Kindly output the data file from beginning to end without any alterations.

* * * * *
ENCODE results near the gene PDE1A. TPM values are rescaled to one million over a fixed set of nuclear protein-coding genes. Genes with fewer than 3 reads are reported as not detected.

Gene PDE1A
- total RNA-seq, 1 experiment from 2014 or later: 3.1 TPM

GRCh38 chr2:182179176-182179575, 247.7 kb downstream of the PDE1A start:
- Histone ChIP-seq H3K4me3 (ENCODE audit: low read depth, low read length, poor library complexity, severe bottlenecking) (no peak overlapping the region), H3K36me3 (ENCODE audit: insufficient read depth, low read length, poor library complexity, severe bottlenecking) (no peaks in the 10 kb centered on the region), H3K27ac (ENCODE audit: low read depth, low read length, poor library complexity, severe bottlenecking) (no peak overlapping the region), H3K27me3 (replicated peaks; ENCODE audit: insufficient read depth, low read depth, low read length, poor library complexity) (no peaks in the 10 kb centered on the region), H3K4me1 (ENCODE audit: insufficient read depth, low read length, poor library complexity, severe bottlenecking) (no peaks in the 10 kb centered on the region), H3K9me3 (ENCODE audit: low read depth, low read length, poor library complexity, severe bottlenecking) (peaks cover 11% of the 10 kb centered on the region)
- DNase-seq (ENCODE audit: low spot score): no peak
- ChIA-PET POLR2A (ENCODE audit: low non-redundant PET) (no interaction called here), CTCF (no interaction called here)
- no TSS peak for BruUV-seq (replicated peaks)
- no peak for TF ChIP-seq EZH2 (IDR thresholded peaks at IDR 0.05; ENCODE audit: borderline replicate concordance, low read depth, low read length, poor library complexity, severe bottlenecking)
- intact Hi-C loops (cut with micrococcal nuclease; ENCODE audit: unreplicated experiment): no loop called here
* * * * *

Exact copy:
ENCODE results near the gene PDE1A. TPM values are rescaled to one million over a fixed set of nuclear protein-coding genes. Genes with fewer than 3 reads are reported as not detected.

Gene PDE1A
- total RNA-seq, 1 experiment from 2014 or later: 3.1 TPM

GRCh38 chr2:182179176-182179575, 247.7 kb downstream of the PDE1A start:
- Histone ChIP-seq H3K4me3 (ENCODE audit: low read depth, low read length, poor library complexity, severe bottlenecking) (no peak overlapping the region), H3K36me3 (ENCODE audit: insufficient read depth, low read length, poor library complexity, severe bottlenecking) (no peaks in the 10 kb centered on the region), H3K27ac (ENCODE audit: low read depth, low read length, poor library complexity, severe bottlenecking) (no peak overlapping the region), H3K27me3 (replicated peaks; ENCODE audit: insufficient read depth, low read depth, low read length, poor library complexity) (no peaks in the 10 kb centered on the region), H3K4me1 (ENCODE audit: insufficient read depth, low read length, poor library complexity, severe bottlenecking) (no peaks in the 10 kb centered on the region), H3K9me3 (ENCODE audit: low read depth, low read length, poor library complexity, severe bottlenecking) (peaks cover 11% of the 10 kb centered on the region)
- DNase-seq (ENCODE audit: low spot score): no peak
- ChIA-PET POLR2A (ENCODE audit: low non-redundant PET) (no interaction called here), CTCF (no interaction called here)
- no TSS peak for BruUV-seq (replicated peaks)
- no peak for TF ChIP-seq EZH2 (IDR thresholded peaks at IDR 0.05; ENCODE audit: borderline replicate concordance, low read depth, low read length, poor library complexity, severe bottlenecking)
- intact Hi-C loops (cut with micrococcal nuclease; ENCODE audit: unreplicated experiment): no loop called here